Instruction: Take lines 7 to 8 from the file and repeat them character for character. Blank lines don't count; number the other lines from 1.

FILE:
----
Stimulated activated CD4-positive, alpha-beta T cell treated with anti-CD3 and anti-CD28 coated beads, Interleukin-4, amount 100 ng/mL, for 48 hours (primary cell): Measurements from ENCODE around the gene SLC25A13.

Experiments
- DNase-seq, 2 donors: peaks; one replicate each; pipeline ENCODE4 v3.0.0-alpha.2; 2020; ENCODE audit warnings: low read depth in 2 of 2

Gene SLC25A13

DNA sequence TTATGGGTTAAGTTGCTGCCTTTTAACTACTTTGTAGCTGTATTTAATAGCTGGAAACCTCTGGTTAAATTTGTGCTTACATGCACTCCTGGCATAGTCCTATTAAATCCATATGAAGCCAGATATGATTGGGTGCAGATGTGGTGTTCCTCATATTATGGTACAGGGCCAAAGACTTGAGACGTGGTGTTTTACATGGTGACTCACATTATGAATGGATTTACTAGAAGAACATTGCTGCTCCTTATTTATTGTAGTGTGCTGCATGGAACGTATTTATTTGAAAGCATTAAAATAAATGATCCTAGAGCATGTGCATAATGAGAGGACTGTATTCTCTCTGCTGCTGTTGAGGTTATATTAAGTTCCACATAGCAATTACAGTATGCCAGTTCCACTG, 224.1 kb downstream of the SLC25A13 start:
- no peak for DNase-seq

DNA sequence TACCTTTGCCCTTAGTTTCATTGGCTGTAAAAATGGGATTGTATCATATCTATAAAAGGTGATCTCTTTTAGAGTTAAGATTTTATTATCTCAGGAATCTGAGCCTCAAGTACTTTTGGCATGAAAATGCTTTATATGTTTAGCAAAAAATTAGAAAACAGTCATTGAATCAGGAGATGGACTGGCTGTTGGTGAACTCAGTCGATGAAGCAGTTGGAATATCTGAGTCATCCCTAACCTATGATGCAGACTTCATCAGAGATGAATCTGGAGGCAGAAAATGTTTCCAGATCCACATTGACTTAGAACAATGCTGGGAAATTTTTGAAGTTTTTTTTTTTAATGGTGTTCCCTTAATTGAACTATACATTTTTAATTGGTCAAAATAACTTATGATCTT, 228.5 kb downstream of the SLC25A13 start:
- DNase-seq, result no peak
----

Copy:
DNA sequence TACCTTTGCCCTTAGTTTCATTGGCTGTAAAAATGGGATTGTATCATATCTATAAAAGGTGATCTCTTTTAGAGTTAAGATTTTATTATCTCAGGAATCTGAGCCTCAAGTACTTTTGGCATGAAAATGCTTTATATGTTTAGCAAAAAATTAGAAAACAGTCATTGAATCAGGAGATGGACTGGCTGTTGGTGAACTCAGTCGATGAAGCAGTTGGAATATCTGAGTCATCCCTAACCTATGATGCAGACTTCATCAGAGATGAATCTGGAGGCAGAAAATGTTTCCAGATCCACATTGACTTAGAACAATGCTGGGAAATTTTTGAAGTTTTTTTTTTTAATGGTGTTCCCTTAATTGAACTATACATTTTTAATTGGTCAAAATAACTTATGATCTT, 228.5 kb downstream of the SLC25A13 start:
- DNase-seq, result no peak